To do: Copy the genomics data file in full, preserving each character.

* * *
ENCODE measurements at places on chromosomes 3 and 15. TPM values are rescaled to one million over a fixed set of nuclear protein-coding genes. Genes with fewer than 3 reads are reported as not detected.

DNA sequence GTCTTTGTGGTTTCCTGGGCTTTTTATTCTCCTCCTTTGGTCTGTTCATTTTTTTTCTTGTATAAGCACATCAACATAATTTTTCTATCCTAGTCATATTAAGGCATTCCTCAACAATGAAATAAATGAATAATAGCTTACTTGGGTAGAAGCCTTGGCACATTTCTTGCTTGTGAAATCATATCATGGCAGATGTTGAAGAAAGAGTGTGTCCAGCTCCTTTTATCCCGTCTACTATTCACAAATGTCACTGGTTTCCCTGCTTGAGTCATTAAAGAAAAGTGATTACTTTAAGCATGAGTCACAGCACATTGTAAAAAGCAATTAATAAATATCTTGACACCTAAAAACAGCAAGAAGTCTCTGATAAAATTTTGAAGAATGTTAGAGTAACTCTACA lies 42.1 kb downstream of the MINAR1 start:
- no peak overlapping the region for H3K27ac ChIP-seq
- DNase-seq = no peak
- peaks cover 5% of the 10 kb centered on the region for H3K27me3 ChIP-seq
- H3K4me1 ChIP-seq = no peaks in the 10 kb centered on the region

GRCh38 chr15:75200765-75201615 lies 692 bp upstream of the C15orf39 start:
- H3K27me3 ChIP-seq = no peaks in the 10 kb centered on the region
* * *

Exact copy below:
ENCODE measurements at places on chromosomes 3 and 15. TPM values are rescaled to one million over a fixed set of nuclear protein-coding genes. Genes with fewer than 3 reads are reported as not detected.

DNA sequence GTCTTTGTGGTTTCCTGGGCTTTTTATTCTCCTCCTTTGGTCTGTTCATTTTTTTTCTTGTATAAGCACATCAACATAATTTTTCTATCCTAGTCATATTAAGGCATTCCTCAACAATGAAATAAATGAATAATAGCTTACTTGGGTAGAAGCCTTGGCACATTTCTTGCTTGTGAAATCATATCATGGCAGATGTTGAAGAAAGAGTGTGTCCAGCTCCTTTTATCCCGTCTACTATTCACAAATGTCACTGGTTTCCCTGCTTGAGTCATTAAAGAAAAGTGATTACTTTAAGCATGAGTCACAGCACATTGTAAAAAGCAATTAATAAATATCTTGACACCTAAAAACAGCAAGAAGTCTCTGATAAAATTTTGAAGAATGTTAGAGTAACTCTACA lies 42.1 kb downstream of the MINAR1 start:
- no peak overlapping the region for H3K27ac ChIP-seq
- DNase-seq = no peak
- peaks cover 5% of the 10 kb centered on the region for H3K27me3 ChIP-seq
- H3K4me1 ChIP-seq = no peaks in the 10 kb centered on the region

GRCh38 chr15:75200765-75201615 lies 692 bp upstream of the C15orf39 start:
- H3K27me3 ChIP-seq = no peaks in the 10 kb centered on the region